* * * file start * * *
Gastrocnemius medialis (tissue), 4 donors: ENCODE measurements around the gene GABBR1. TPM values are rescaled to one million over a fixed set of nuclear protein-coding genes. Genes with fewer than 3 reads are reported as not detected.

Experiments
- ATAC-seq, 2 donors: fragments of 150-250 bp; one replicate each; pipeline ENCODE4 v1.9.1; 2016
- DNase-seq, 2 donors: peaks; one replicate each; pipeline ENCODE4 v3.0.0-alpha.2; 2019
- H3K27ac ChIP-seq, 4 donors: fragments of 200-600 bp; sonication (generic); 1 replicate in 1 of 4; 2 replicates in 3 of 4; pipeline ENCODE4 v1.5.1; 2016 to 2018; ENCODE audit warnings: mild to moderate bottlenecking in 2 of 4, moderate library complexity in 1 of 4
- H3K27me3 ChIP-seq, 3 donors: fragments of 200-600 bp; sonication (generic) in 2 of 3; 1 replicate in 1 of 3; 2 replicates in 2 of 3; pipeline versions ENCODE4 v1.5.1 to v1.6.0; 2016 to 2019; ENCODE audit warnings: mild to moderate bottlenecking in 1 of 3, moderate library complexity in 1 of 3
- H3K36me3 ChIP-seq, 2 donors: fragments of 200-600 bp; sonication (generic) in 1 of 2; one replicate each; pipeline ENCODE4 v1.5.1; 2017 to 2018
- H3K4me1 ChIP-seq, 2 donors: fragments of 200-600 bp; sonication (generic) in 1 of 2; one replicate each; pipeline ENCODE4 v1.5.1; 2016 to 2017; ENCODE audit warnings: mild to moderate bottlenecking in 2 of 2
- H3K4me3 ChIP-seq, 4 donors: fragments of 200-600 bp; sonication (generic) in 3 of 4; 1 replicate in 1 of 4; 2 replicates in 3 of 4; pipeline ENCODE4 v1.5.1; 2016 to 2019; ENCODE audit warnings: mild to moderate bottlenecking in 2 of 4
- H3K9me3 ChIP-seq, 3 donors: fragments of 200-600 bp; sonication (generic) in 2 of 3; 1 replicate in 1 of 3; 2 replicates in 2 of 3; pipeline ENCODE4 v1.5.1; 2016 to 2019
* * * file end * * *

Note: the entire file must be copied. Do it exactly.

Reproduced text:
Gastrocnemius medialis (tissue), 4 donors: ENCODE measurements around the gene GABBR1. TPM values are rescaled to one million over a fixed set of nuclear protein-coding genes. Genes with fewer than 3 reads are reported as not detected.

Experiments
- ATAC-seq, 2 donors: fragments of 150-250 bp; one replicate each; pipeline ENCODE4 v1.9.1; 2016
- DNase-seq, 2 donors: peaks; one replicate each; pipeline ENCODE4 v3.0.0-alpha.2; 2019
- H3K27ac ChIP-seq, 4 donors: fragments of 200-600 bp; sonication (generic); 1 replicate in 1 of 4; 2 replicates in 3 of 4; pipeline ENCODE4 v1.5.1; 2016 to 2018; ENCODE audit warnings: mild to moderate bottlenecking in 2 of 4, moderate library complexity in 1 of 4
- H3K27me3 ChIP-seq, 3 donors: fragments of 200-600 bp; sonication (generic) in 2 of 3; 1 replicate in 1 of 3; 2 replicates in 2 of 3; pipeline versions ENCODE4 v1.5.1 to v1.6.0; 2016 to 2019; ENCODE audit warnings: mild to moderate bottlenecking in 1 of 3, moderate library complexity in 1 of 3
- H3K36me3 ChIP-seq, 2 donors: fragments of 200-600 bp; sonication (generic) in 1 of 2; one replicate each; pipeline ENCODE4 v1.5.1; 2017 to 2018
- H3K4me1 ChIP-seq, 2 donors: fragments of 200-600 bp; sonication (generic) in 1 of 2; one replicate each; pipeline ENCODE4 v1.5.1; 2016 to 2017; ENCODE audit warnings: mild to moderate bottlenecking in 2 of 2
- H3K4me3 ChIP-seq, 4 donors: fragments of 200-600 bp; sonication (generic) in 3 of 4; 1 replicate in 1 of 4; 2 replicates in 3 of 4; pipeline ENCODE4 v1.5.1; 2016 to 2019; ENCODE audit warnings: mild to moderate bottlenecking in 2 of 4
- H3K9me3 ChIP-seq, 3 donors: fragments of 200-600 bp; sonication (generic) in 2 of 3; 1 replicate in 1 of 3; 2 replicates in 2 of 3; pipeline ENCODE4 v1.5.1; 2016 to 2019